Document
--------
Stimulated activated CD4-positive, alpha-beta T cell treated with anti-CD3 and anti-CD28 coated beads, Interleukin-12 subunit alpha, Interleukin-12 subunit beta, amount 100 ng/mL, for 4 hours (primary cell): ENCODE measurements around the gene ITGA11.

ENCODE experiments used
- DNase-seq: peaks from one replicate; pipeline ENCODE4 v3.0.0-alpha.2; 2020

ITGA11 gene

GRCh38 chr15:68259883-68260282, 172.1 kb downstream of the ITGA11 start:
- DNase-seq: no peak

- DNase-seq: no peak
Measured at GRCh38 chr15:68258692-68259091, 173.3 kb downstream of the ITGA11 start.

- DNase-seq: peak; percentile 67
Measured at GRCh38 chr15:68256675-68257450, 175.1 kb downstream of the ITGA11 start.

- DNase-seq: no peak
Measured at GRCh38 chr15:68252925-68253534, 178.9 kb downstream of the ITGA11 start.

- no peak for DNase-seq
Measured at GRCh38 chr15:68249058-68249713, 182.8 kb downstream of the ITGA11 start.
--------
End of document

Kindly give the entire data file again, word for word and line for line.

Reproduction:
Stimulated activated CD4-positive, alpha-beta T cell treated with anti-CD3 and anti-CD28 coated beads, Interleukin-12 subunit alpha, Interleukin-12 subunit beta, amount 100 ng/mL, for 4 hours (primary cell): ENCODE measurements around the gene ITGA11.

ENCODE experiments used
- DNase-seq: peaks from one replicate; pipeline ENCODE4 v3.0.0-alpha.2; 2020

ITGA11 gene

GRCh38 chr15:68259883-68260282, 172.1 kb downstream of the ITGA11 start:
- DNase-seq: no peak

- DNase-seq: no peak
Measured at GRCh38 chr15:68258692-68259091, 173.3 kb downstream of the ITGA11 start.

- DNase-seq: peak; percentile 67
Measured at GRCh38 chr15:68256675-68257450, 175.1 kb downstream of the ITGA11 start.

- DNase-seq: no peak
Measured at GRCh38 chr15:68252925-68253534, 178.9 kb downstream of the ITGA11 start.

- no peak for DNase-seq
Measured at GRCh38 chr15:68249058-68249713, 182.8 kb downstream of the ITGA11 start.